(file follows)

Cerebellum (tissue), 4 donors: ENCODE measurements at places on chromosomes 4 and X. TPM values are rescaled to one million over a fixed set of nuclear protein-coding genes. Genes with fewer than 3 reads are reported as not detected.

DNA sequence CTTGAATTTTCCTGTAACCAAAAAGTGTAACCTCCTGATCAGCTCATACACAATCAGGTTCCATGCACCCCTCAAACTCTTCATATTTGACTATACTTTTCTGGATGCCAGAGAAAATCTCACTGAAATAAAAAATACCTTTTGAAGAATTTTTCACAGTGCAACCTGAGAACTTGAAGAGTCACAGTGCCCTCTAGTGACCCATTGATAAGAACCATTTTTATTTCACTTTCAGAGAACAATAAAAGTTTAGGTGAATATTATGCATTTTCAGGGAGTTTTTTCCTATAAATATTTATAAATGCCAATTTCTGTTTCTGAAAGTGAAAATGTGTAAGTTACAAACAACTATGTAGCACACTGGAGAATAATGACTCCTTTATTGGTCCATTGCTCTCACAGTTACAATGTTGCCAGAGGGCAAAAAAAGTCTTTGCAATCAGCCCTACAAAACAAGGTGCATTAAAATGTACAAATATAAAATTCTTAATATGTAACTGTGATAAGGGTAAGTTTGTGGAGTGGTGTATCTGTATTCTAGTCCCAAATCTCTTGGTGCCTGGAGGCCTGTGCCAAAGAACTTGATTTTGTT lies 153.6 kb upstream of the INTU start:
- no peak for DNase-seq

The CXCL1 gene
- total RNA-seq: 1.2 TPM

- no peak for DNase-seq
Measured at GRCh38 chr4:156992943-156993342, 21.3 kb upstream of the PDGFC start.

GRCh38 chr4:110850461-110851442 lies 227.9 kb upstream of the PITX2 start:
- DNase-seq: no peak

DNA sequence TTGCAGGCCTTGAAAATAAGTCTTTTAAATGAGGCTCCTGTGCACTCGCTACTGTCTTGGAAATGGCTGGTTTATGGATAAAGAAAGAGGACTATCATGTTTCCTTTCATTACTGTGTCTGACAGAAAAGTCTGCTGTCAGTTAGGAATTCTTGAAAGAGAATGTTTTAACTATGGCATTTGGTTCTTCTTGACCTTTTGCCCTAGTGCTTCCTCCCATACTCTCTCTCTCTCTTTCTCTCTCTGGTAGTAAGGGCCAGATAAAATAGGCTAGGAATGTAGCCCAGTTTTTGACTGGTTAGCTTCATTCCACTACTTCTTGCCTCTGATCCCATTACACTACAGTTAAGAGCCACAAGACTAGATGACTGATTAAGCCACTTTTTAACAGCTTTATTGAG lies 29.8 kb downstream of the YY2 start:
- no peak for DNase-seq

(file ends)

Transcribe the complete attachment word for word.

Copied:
Cerebellum (tissue), 4 donors: ENCODE measurements at places on chromosomes 4 and X. TPM values are rescaled to one million over a fixed set of nuclear protein-coding genes. Genes with fewer than 3 reads are reported as not detected.

DNA sequence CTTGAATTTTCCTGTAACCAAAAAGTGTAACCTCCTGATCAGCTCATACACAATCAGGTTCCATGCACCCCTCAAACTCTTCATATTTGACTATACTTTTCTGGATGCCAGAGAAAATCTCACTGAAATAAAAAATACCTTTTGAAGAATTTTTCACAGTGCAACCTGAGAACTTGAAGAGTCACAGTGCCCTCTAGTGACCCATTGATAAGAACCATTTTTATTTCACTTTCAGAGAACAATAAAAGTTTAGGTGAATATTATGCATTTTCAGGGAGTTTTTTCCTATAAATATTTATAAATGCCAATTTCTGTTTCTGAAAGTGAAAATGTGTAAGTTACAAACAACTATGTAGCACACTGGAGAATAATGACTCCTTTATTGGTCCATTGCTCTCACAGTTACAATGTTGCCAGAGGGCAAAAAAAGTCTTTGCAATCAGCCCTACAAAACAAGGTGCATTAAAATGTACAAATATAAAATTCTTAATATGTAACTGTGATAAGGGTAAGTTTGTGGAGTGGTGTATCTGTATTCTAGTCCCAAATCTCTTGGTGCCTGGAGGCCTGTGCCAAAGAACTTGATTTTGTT lies 153.6 kb upstream of the INTU start:
- no peak for DNase-seq

The CXCL1 gene
- total RNA-seq: 1.2 TPM

- no peak for DNase-seq
Measured at GRCh38 chr4:156992943-156993342, 21.3 kb upstream of the PDGFC start.

GRCh38 chr4:110850461-110851442 lies 227.9 kb upstream of the PITX2 start:
- DNase-seq: no peak

DNA sequence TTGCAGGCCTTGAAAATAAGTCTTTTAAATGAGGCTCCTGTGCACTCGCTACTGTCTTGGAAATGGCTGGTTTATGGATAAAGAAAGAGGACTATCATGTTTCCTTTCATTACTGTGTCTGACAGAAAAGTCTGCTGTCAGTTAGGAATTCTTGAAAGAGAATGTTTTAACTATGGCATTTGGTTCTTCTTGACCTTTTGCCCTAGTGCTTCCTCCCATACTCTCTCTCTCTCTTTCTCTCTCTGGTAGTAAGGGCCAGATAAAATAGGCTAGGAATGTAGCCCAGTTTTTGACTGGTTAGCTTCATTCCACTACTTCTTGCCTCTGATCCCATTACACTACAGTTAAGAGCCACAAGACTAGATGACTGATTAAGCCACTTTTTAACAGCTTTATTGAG lies 29.8 kb downstream of the YY2 start:
- no peak for DNase-seq